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Tadao Ando
Punta della Dogana

Floornature, July 6, 2009
Tadao Ando Punta della Dogana/P.della Dogana
Tadao Ando Punta della Dogana/P.della Dogana
 
C.G.: Since we are here in the heart of your building, the heart of your project, which is The Cube, we have the sensation, the feeling that we might be in a typical venetian campo, that probably is because of the light, the material and most of all I think about the pavement. 
Was this your intention? Can you explain it to us?



T.A.: Yes, you're right. We have to think that squares are amazing places. You don't know what's going to happen in a square. So it's a place of dialogue, of dialogue among people, there are many people that can have dialogues in a square but also in this very case it can be a dialogue between contemporary art, architecture and an old building, so using the concept of a square I wanted to send a message to the world, which in this case is dialogue, thinking of all human beings together.





Tadao Ando Punta della Dogana/The new interior at Punta della Dogana in Venice
Tadao Ando Punta della Dogana/The new interior at Punta della Dogana in Venice
 
C.G.: Context & Content


Speaking about environment, you've designed a number of museums throughout the world in several cities, and for these projects you won many prizes as well. Generally, while you were designing these buildings were you more influenced by the environment, the context or the content of what the museum would have to contain?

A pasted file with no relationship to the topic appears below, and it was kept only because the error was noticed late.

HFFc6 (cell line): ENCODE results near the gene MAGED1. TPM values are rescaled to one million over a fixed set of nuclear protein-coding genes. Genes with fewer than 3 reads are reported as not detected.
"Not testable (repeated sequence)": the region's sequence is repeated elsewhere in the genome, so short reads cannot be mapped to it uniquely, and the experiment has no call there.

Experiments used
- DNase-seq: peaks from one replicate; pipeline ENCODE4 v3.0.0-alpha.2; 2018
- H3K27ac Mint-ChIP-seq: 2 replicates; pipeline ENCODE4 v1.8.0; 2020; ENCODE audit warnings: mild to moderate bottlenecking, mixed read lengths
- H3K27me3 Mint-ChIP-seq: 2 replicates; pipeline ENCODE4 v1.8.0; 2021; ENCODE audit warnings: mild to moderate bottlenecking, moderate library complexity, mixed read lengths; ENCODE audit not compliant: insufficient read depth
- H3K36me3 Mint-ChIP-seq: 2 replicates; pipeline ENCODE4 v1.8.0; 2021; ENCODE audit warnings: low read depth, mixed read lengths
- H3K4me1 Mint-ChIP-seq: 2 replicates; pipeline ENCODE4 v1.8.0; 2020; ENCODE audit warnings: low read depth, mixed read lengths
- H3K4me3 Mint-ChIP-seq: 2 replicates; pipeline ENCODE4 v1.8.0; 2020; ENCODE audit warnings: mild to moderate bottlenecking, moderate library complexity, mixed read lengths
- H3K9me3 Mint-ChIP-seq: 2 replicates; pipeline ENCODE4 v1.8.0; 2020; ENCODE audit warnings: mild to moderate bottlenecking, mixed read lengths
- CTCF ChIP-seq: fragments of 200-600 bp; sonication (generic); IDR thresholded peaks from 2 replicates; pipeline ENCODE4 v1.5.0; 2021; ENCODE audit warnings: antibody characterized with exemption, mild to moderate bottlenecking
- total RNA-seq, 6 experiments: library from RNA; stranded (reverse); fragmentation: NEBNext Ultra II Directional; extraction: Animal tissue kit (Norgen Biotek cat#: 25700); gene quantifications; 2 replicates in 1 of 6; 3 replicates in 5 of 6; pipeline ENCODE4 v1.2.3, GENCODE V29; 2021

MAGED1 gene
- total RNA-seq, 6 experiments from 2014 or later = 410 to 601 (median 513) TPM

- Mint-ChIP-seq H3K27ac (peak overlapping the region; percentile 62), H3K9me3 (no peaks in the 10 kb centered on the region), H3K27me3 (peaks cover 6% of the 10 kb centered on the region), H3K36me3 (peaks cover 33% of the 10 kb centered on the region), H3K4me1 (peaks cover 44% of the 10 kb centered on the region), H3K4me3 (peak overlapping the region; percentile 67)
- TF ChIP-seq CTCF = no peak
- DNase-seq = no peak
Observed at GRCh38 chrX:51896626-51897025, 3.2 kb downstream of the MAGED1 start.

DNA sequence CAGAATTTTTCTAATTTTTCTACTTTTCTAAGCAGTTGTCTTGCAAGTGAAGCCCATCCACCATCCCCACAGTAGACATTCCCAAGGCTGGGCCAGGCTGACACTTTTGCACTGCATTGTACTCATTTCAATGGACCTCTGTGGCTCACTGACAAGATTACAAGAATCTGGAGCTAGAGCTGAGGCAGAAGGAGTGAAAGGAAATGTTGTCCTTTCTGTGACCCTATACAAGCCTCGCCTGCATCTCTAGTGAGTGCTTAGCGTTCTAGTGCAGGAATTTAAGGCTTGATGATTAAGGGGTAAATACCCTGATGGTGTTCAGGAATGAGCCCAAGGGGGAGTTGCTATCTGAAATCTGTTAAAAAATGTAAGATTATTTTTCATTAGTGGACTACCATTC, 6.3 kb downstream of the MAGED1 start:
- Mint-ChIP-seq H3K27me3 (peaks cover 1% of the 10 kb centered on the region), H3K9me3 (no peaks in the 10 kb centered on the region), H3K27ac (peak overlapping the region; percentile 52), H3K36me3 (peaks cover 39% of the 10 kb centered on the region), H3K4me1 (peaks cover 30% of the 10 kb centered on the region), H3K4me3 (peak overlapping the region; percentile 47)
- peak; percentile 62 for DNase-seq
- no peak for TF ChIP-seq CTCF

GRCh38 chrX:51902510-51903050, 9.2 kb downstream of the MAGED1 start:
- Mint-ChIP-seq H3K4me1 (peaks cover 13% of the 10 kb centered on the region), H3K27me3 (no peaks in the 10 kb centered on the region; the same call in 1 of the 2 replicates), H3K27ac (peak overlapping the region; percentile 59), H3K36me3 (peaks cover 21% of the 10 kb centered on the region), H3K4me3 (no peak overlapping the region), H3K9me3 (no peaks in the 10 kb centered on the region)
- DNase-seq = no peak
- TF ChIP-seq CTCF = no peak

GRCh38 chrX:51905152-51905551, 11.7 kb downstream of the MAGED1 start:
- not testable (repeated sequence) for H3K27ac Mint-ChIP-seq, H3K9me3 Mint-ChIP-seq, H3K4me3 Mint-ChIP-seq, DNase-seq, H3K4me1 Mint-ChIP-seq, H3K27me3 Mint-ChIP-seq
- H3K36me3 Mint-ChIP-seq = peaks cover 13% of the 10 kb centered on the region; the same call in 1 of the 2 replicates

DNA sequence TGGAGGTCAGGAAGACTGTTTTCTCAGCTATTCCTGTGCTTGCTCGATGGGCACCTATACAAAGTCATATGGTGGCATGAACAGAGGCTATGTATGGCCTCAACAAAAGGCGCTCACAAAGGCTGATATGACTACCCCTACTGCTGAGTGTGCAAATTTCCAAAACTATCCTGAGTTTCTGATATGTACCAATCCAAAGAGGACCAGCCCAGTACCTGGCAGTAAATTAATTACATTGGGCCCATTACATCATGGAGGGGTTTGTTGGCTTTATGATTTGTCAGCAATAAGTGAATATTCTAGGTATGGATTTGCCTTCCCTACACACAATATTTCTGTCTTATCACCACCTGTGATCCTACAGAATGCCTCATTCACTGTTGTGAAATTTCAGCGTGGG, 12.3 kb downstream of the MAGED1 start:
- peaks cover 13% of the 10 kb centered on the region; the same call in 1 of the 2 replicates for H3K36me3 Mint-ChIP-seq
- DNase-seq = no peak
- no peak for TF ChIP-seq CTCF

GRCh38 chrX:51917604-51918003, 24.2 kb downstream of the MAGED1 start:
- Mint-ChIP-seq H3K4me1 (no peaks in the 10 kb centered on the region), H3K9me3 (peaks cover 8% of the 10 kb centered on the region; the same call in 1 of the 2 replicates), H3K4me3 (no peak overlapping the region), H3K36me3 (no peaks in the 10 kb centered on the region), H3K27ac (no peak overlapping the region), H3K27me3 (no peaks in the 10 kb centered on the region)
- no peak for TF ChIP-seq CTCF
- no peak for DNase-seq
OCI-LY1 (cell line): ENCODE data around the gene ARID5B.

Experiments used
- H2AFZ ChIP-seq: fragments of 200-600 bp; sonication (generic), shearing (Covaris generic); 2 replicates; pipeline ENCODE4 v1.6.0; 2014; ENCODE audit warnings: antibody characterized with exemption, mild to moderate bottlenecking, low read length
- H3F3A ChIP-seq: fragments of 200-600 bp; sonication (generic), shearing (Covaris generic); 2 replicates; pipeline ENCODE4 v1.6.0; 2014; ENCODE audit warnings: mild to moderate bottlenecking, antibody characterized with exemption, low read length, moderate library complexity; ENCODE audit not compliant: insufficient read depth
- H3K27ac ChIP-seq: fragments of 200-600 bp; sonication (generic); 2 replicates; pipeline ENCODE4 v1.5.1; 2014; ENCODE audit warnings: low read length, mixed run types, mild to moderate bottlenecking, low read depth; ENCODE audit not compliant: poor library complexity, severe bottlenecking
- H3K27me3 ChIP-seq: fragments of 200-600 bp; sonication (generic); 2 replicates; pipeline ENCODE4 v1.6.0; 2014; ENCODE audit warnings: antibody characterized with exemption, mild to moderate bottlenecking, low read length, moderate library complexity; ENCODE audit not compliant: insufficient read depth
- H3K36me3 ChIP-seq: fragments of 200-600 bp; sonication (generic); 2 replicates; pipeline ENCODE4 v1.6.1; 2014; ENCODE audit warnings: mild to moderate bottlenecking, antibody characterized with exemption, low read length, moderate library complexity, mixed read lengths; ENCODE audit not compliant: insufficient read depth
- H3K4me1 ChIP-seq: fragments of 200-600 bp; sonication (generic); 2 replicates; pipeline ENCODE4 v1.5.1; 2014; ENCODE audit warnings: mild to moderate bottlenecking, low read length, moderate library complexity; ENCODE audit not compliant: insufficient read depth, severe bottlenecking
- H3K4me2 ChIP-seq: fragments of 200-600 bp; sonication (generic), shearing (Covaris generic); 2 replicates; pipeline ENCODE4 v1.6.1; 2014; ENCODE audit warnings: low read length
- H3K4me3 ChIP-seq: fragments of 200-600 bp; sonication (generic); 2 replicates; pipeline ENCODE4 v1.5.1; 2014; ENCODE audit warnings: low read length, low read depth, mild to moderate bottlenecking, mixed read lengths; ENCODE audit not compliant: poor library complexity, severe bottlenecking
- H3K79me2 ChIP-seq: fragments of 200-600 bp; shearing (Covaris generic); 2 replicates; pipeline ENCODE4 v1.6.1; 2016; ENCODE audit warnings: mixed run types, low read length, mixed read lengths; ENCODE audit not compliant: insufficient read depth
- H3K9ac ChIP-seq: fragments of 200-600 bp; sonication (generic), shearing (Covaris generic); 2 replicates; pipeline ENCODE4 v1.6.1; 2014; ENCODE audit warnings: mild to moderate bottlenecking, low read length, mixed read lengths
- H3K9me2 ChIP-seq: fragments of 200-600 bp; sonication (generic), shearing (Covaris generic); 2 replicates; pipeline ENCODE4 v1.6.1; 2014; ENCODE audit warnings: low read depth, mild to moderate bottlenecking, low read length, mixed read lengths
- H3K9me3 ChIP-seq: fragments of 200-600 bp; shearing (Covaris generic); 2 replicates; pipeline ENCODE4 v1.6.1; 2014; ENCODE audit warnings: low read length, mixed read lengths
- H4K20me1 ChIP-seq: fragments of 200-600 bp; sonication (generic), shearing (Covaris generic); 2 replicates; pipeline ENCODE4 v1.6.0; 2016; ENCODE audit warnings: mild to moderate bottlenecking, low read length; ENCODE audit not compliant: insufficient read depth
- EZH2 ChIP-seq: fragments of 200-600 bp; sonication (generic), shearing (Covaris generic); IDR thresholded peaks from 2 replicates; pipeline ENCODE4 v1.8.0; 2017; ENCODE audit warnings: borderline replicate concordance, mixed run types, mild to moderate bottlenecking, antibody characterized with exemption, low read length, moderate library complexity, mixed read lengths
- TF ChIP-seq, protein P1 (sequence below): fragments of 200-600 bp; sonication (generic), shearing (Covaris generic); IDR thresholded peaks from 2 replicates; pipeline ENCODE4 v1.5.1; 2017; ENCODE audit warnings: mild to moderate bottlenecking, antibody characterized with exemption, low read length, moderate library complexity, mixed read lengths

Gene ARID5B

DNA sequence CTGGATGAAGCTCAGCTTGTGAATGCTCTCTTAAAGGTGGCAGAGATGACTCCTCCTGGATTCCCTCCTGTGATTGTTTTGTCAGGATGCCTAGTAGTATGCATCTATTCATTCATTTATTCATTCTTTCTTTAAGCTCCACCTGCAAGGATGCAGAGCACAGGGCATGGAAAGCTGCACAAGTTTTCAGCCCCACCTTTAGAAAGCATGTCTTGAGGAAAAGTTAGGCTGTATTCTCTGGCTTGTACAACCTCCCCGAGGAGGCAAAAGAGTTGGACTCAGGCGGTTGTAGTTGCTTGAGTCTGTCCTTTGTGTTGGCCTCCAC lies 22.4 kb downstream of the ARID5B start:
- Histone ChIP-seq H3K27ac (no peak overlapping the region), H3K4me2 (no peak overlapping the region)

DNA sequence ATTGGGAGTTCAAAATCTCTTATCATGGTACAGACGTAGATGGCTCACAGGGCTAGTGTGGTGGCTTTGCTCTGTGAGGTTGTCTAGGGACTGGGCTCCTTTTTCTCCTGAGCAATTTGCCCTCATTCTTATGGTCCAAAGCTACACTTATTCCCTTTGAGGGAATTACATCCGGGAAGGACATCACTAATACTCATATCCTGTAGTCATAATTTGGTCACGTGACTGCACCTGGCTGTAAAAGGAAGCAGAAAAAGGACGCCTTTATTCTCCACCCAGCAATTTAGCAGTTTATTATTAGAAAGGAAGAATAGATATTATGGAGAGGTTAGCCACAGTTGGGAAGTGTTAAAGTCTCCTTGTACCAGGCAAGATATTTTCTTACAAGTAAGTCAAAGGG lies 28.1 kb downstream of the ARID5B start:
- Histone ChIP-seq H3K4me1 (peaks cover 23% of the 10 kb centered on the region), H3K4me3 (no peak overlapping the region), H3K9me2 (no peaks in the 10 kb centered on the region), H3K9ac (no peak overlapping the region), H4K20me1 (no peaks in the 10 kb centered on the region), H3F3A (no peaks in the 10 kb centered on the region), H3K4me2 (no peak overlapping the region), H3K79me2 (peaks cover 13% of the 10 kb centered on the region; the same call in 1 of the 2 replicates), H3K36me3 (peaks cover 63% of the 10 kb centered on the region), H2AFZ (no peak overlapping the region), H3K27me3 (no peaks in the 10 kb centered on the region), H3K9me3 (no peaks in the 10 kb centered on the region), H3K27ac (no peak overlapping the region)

T.A.:
You know, when I do a project I want to create something which is unique for that place. So, let's talk about Punta della Dogana, this was a building from the 15th century but, at the same time, you have the light of the sun, the sunlight, you also have the sea and I wanted in this very place to create something that could use all of these elements, all together. So when I do something, I do something that is unique for that place alone. 




Tadao Ando Punta della Dogana/Untitled 2007, by Italian artist Maurizio Cattelan_Alberto Pizzoli-AFP-Getty Images
Tadao Ando Punta della Dogana/Untitled 2007, by Italian artist Maurizio Cattelan_Alberto Pizzoli-AFP-Getty Images
 
C.G.: Talking about content, at this point, I would like to talk about Pinault, your relationship with François Pinault. I guess in a way, he opened the doors of Venice to your work and to your projects. How did this special collaboration start?



T.A.: Twenty years ago I was introduced by Carl Albert to François Pinault and that was how our relationship started, and from that time I also performed, made some projects in France, then Palazzo Grassi and now Punta della Dogana, so I like to point out that I have a very strong relationship especially for what regards trust with François Pinault. Also because I respect him very much because he is a great collector of modern and contemporary art and, at the same time, he is a very intelligent and smart manager, so he has these very big qualities. At the same time, I have to say that for this very project, this came out in a moment of financial crisis so I know that this also had some concerns for him, for Mr. Pinault, because this was not certainly a moment to invest, yet he supported me single-handedly and that is something that I truly appreciate.




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